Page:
Screening may not improve your health or help you live longer if you have cancer that has already spread to the area outside of the prostate or to other places in your body.
Some cancers never cause symptoms or become life-threatening, but if found by a screening test, the cancer may be treated. Finding these cancers is called overdiagnosis. It is not known if treatment of these cancers would help you live longer than if no treatment were given, and treatments for cancer, such as surgery and radiation therapy, may have serious side effects.
Some studies of patients with prostate cancer showed these patients had a higher risk of death from cardiovascular disease or suicide. The risk was greatest the first year after diagnosis.
Follow-up tests, such as a biopsy, may be done to diagnose cancer.
If a PSA test is higher than normal, a biopsy of the prostate may be done. Complications from a biopsy of the prostate may include fever, pain, blood in the urine or semen, and urinary tractinfection. Even if a biopsy shows that a patient does not have prostate cancer, he may worry more about developing prostate cancer in the future.
False-negative test results can occur.
False-positive test results can occur.
Your doctor can advise you about your risk for prostate cancer and your need for screening tests.
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This examination lasts “15 to 20 seconds,” according to Ehdaie, and is “uncomfortable” but “not painful.” Rettig noted that on its own, the digital exam is “not going to add very much,” but can be paired with the blood test to give a full picture of the patient’s health situation.
After that exam is completed and the bloodwork is done, the results are “evaluated together.”
“A decision would be made to either pursue further tests because the screenings suggest there may be something that would be of concern, or they would return at the next scheduled ,” Ehdaie said.
Screenings Can Lead To High Costs
The cost for a PSA test is fairly lowabout $40.
If your result is abnormal, the costs start adding up. Your doctor will usually refer you to a urologist for a biopsy. Costs may include:
- A consultation fee .
- An ultrasound fee .
- Additional professional fees .
- Biopsy fees .
If the biopsy causes problems, there are more costs. You might also have hospital costs.
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Should You Know Your Psa Level
Instead of a national screening programme, there is an informed choice programme, called prostate cancer risk management, for healthy men aged 50 or over who ask their GP about PSA testing. It aims to give men good information on the pros and cons of a PSA test.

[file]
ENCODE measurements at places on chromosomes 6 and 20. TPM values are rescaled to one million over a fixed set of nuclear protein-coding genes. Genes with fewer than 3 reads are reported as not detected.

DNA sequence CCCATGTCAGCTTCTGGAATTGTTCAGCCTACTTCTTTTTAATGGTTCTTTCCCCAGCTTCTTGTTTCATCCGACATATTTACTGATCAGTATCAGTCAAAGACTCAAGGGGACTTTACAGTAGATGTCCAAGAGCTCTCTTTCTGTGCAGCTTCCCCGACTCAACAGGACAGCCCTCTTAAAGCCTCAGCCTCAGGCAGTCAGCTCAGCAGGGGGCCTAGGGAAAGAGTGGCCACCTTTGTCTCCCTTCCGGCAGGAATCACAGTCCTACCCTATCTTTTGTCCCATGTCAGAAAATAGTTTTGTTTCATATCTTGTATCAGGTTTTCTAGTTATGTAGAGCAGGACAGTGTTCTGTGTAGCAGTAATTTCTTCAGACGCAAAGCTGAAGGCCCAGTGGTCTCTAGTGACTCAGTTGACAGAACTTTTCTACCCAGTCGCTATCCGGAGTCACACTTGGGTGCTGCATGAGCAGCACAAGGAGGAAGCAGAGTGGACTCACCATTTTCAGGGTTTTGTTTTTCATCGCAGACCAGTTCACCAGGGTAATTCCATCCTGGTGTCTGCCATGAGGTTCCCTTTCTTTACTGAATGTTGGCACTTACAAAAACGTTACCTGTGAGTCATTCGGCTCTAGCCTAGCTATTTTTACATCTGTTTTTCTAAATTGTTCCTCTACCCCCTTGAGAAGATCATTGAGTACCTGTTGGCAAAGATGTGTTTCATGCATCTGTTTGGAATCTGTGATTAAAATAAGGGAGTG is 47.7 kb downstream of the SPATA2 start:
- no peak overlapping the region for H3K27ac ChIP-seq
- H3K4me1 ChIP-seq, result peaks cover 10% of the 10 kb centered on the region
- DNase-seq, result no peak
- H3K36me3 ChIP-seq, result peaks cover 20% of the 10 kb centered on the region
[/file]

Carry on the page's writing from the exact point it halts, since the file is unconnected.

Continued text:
If you’re a man aged 50 or over and decide to have your PSA levels tested after talking to your GP, they can arrange for it to be carried out free on the NHS.
If results show you have a raised level of PSA, your GP may suggest further tests.
Psa Test For Prostate Cancer
The prostate gland makes a protein called prostate specific antigen . This protein helps to nourish sperm. Normally, only tiny amounts of it enter the bloodstream.
Cancer cells in the prostate interfere with proper functioning and can cause large amounts of PSA to enter the bloodstream. Therefore, when high levels of PSA are detected in the bloodstream, this may indicate cancer.;
Early prostate cancer often has no symptoms. However, high PSA levels can occur five to 10 years before the onset of prostate cancer symptoms. In such circumstances, the PSA test can help to indicate the presence of cancer at an early stage.
Other tests are needed to confirm a diagnosis because an abnormal PSA test can be due to non-cancerous causes. Equally, it is possible for a man to have a normal PSA level when cancer is present.
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Research Suggests Early Prostate Cancer Screening Can Lead To Unnecessary Treatment And Side Effects
A nurse hovers over 46-year-old Allan Martin, instructing him to make a fist, before drawing blood from his left arm.
âItâs about time I got checked again. I havenât had it done for four years,â he told CBC News moments after having blood collected for a prostate-specific antigen test.
Martin, along with dozens of other men, showed up to get their PSA tested at Calgaryâs Prostate Cancer Centre and get a photo with the former professional wrestler Bret Hart just before Valentineâs Day in February.